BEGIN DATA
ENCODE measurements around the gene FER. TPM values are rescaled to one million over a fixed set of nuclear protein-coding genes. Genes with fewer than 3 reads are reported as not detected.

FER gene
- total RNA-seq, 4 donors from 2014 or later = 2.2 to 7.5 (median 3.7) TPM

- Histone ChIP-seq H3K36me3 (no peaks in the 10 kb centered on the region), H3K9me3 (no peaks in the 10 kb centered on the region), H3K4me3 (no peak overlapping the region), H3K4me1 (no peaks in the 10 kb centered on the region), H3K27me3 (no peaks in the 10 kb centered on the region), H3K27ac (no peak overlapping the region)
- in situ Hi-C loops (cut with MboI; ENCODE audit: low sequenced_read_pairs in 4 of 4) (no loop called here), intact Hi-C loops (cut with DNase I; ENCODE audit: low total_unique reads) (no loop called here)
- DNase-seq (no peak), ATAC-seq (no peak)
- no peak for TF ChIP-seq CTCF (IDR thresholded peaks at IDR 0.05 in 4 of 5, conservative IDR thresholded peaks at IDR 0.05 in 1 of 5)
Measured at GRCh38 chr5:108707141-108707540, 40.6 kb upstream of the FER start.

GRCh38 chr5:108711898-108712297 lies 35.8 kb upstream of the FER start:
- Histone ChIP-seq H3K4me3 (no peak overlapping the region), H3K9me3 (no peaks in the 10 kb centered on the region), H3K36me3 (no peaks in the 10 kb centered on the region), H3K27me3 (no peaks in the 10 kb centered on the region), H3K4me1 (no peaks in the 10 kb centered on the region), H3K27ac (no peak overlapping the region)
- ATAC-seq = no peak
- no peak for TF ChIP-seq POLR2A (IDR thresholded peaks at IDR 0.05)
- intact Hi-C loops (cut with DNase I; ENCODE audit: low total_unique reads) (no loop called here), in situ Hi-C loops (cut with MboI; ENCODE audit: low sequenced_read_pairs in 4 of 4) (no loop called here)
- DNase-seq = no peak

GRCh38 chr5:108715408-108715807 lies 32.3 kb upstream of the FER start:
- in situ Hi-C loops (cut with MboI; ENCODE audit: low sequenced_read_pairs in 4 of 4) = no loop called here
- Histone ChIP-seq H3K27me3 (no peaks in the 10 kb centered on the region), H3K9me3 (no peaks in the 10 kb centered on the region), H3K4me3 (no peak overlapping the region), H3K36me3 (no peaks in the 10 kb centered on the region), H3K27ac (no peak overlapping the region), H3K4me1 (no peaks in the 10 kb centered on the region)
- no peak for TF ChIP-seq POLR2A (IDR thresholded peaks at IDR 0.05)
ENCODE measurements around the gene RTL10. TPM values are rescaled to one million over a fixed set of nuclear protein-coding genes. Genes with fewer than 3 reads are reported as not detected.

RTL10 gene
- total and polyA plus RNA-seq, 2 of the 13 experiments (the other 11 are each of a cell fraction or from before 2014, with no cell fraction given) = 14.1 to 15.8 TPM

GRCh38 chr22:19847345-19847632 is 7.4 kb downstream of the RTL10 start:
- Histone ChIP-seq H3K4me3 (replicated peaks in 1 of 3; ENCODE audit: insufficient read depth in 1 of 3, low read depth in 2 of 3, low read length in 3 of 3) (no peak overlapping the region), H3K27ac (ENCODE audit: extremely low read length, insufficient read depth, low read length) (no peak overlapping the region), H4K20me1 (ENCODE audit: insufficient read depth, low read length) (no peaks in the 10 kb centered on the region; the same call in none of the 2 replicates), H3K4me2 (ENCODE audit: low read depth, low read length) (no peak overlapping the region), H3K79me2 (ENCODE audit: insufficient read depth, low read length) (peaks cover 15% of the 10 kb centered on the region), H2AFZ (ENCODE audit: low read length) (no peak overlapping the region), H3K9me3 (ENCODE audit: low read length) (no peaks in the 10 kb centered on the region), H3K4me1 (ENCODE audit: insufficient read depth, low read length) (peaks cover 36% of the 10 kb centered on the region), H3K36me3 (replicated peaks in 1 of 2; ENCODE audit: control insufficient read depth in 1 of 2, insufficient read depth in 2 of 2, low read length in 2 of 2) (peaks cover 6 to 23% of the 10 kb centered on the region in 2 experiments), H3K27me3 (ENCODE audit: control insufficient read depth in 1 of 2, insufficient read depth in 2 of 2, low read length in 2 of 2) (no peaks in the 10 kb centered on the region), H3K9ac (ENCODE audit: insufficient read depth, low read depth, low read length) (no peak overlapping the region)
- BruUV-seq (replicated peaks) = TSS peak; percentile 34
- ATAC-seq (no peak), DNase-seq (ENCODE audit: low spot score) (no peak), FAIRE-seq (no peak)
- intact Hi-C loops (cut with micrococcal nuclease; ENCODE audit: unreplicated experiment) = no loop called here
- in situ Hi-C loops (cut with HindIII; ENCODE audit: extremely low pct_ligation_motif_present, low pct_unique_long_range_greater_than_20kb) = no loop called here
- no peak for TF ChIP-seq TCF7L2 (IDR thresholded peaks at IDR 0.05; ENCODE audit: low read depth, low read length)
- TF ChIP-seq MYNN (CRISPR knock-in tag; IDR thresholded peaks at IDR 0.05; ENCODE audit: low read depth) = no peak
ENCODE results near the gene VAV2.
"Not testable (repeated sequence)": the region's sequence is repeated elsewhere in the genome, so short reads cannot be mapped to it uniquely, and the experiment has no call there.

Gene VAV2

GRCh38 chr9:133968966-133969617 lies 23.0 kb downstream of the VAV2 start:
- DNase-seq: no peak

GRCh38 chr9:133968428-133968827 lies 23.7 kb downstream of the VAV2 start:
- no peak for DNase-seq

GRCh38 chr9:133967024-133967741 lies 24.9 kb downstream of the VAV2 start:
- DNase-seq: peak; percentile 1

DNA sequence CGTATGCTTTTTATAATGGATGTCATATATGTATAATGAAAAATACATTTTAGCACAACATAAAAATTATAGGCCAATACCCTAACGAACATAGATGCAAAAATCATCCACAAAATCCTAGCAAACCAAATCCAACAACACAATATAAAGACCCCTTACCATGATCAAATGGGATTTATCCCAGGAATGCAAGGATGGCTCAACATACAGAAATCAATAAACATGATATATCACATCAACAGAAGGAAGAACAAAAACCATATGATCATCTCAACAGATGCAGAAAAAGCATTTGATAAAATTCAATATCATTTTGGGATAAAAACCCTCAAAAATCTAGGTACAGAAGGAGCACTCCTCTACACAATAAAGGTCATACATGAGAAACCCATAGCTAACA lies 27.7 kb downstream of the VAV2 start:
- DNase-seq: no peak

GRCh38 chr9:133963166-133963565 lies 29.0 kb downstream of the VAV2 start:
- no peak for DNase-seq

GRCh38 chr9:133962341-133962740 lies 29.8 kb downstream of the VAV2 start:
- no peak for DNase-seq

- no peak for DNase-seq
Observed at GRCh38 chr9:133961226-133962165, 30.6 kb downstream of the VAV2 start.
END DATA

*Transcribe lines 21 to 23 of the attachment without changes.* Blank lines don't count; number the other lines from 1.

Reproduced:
- total and polyA plus RNA-seq, 2 of the 13 experiments (the other 11 are each of a cell fraction or from before 2014, with no cell fraction given) = 14.1 to 15.8 TPM

GRCh38 chr22:19847345-19847632 is 7.4 kb downstream of the RTL10 start:
- Histone ChIP-seq H3K4me3 (replicated peaks in 1 of 3; ENCODE audit: insufficient read depth in 1 of 3, low read depth in 2 of 3, low read length in 3 of 3) (no peak overlapping the region), H3K27ac (ENCODE audit: extremely low read length, insufficient read depth, low read length) (no peak overlapping the region), H4K20me1 (ENCODE audit: insufficient read depth, low read length) (no peaks in the 10 kb centered on the region; the same call in none of the 2 replicates), H3K4me2 (ENCODE audit: low read depth, low read length) (no peak overlapping the region), H3K79me2 (ENCODE audit: insufficient read depth, low read length) (peaks cover 15% of the 10 kb centered on the region), H2AFZ (ENCODE audit: low read length) (no peak overlapping the region), H3K9me3 (ENCODE audit: low read length) (no peaks in the 10 kb centered on the region), H3K4me1 (ENCODE audit: insufficient read depth, low read length) (peaks cover 36% of the 10 kb centered on the region), H3K36me3 (replicated peaks in 1 of 2; ENCODE audit: control insufficient read depth in 1 of 2, insufficient read depth in 2 of 2, low read length in 2 of 2) (peaks cover 6 to 23% of the 10 kb centered on the region in 2 experiments), H3K27me3 (ENCODE audit: control insufficient read depth in 1 of 2, insufficient read depth in 2 of 2, low read length in 2 of 2) (no peaks in the 10 kb centered on the region), H3K9ac (ENCODE audit: insufficient read depth, low read depth, low read length) (no peak overlapping the region)